• Reading The Enemy's Mail: The FBI intercepts a letter from Hanssen to the Russians and realizes they are running out of time to make their case.
  • Sidelong Glance Biopic
  • Spiritual Successor: To Shattered Glass, director Billy Ray's previous film, which also focused on a protagonist with a dark secret and the investigation that exposes him.
  • Stay in the Kitchen: Hanssen's attitude towards women. In one scene, he's irritated by a woman's mere presence (the fact that she's wearing a pantsuit doesn't help matters-"The world doesn't need any more Hilary Clintons"), and at the beginning of the film (before O'Neill learns the real reason he's been assigned to Hanssen), he's told that Hanssen has had harassment complaints filed against him by female subordinates. Truth in Television-in Real Life, Hanssen was a known sexist/misogynist and outright physically assaulted a young secretary who had the gall to disagree with him.
  • They Call Me Mister Tibbs:
    O'Neill: My name is Eric.
    Hanssen: No, your name is Clerk. And my name is Sir, or Boss, if you can manage.
    O'Neill: Yes, sir.
  • Very Loosely Based on a True Story: The real O'Neill was in fact assigned as Hanssen's clerk, but most of the rest of the film alters the course of events.
    • The real O'Neill knew from the beginning that it was a counterintelligence operation.
    • O'Neill actually took Hanssen's Palm to FBI techs to download the data, rather than do it himself.
      • His panic upon realizing that he put it back in the wrong pocket is real, however. O'Neill has speculated that Hanssen would have killed him on the spot had he realized that the FBI was onto him.
      • The actual event was also far more nerve-wracking for O'Neill. To wit: he had, at most, fifteen minutes to grab the Palm, run down three flights of stairs to the FBI technicians in the van, wait impatiently while they were downloading the data, start back upstairs only to learn that Hanssen was in the same stairwell heading back to his office, run to the far side of the building while another agent intercepted and distracted Hanssen as much as possible, get back to the office, put the Palm in the wrong pocket, put it in the right pocket-to this day, he is not certain that he did and wonders how Hanssen failed to notice-put everything back the way he found it, and then get back to his desk literally seconds before Hanssen returned, doing his best impression of a person who had not just run up and down three flights of stairs in a near-panic. In describing the event later, he stated he never believed he'd actually pull it off, but he had no choice.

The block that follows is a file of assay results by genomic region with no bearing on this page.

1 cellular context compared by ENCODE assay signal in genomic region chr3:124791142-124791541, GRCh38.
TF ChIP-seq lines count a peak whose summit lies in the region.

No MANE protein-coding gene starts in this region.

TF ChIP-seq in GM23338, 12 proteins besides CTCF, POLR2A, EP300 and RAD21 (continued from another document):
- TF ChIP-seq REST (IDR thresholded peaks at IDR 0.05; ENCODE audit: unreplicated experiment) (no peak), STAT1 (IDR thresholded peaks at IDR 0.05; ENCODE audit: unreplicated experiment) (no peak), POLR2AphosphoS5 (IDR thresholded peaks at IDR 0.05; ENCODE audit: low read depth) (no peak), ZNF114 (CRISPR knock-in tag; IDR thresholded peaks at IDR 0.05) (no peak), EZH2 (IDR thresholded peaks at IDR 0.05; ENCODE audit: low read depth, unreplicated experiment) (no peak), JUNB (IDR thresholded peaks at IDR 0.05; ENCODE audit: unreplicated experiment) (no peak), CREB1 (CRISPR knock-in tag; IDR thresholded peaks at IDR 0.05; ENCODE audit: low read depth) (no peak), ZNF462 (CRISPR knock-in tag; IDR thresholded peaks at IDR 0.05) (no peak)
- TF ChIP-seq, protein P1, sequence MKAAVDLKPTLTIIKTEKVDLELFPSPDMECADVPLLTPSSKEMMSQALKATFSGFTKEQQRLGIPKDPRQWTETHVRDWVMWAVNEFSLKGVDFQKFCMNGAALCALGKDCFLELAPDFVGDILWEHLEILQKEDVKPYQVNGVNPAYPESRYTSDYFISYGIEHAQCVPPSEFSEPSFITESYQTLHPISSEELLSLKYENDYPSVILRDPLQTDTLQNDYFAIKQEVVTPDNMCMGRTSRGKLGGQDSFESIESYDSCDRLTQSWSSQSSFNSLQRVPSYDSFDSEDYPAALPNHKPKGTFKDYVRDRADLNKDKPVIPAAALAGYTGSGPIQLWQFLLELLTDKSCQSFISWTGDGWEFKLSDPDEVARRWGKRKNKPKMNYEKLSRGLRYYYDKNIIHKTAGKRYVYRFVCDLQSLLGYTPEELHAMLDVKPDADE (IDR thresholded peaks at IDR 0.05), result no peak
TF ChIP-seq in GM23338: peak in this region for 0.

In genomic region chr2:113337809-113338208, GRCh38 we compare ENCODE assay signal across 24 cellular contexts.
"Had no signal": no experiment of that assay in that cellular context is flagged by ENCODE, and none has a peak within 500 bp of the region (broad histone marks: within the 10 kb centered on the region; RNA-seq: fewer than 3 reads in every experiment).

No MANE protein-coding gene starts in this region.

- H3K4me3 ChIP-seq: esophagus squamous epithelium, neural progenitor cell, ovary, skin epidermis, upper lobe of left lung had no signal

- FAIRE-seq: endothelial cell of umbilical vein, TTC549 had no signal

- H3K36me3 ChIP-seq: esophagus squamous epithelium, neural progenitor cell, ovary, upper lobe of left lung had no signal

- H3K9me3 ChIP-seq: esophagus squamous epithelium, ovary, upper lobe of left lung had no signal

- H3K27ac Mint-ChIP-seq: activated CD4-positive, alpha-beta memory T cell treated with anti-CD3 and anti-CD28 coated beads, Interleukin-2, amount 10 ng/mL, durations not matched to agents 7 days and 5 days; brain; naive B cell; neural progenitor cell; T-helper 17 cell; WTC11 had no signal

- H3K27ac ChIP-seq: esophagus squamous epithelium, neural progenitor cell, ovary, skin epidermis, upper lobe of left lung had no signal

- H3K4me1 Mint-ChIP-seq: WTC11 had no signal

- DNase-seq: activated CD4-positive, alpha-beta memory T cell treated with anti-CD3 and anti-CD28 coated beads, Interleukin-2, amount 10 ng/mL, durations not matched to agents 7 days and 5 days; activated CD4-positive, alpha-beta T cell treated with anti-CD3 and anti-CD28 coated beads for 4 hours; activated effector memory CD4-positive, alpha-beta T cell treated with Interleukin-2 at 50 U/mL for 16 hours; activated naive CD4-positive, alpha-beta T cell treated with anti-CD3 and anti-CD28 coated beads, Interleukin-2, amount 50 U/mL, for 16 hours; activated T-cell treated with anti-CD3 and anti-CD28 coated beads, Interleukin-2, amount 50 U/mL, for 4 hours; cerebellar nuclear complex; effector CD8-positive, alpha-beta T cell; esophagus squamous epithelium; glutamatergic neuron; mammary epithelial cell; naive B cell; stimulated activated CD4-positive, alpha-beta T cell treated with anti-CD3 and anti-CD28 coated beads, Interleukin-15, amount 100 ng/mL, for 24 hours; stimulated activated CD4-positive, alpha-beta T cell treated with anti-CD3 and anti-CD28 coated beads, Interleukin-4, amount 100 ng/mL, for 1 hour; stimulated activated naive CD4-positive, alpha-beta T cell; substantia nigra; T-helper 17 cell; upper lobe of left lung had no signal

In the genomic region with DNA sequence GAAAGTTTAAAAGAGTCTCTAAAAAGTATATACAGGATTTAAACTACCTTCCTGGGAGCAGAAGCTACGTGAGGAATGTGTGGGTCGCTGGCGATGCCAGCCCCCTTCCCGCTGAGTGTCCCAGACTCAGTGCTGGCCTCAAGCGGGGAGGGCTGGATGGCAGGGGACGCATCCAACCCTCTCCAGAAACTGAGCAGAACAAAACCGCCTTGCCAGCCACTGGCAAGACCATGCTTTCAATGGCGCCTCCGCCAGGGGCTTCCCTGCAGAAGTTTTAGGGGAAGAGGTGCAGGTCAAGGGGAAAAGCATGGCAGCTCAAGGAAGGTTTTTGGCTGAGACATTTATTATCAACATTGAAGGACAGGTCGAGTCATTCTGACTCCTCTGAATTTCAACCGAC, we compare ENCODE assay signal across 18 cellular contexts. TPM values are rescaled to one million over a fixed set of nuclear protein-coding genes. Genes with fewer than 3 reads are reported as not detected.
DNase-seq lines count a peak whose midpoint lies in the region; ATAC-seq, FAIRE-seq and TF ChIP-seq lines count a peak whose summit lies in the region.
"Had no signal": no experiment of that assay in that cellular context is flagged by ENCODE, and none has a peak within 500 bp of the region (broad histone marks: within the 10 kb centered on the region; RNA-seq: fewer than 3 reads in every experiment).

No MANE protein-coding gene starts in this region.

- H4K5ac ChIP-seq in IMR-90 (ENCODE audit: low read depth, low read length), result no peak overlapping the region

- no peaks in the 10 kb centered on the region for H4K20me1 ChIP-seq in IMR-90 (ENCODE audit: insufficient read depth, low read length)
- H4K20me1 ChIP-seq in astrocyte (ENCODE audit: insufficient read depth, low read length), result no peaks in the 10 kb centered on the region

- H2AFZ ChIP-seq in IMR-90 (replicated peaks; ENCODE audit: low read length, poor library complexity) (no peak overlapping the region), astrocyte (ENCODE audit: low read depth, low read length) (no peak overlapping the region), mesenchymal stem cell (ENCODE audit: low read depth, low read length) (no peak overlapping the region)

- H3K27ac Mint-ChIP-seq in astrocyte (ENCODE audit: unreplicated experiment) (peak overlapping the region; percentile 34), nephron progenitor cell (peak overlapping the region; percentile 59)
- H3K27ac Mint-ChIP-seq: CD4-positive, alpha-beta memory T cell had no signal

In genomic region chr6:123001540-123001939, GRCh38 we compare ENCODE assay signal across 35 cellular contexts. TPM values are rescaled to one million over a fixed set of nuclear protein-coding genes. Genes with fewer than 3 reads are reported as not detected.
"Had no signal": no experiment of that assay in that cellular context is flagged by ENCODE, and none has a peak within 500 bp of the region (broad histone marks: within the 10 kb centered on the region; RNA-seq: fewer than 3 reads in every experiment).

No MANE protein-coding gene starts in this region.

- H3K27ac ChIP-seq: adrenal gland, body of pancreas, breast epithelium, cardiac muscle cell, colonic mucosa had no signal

• Although he did take O'Neill to church, Hanssen didn't interfere in his personal life to nearly the extent seen in the film.
    • The climactic scene where a drunk Hanssen takes O'Neill into the forest and starts shooting his weapon didn't actually happen.
    • The FBI didn't actually get the letter they read in the movie ("something has awoken the sleeping tiger) until after Hanssen's arrest.
    • However, other parts of the film were meticulously accurate. The park where Hanssen makes his last drop (and where he is arrested) was where the real Hanssen was arrested.
    • Yet the final scene is still a fabrication. O'Neill never saw Hanssen after he was arrested. To this day, Hanssen (still in Florence Supermax) has no idea exactly how the FBI caught him, and certainly no idea that O'Neill was involved. People who interview Hanssen are specifically prohibited from discussing O'Neill with Hanssen.
  • Wham Line/The Reveal: "He's a traitor."
    • An in-universe Wham Line for O'Neill, anyway. The Foregone Conclusion opening makes it less so for the audience, and as stated above, in Real Life, O'Neill knew this from day one.
  • Your Approval Fills Me with Shame: In Real Life, O'Neill so convincingly fooled Hanssen that in his last drop, he included a letter suggesting that he intended to draw him into his shady dealings and that his contacts should look to him as a new source of information.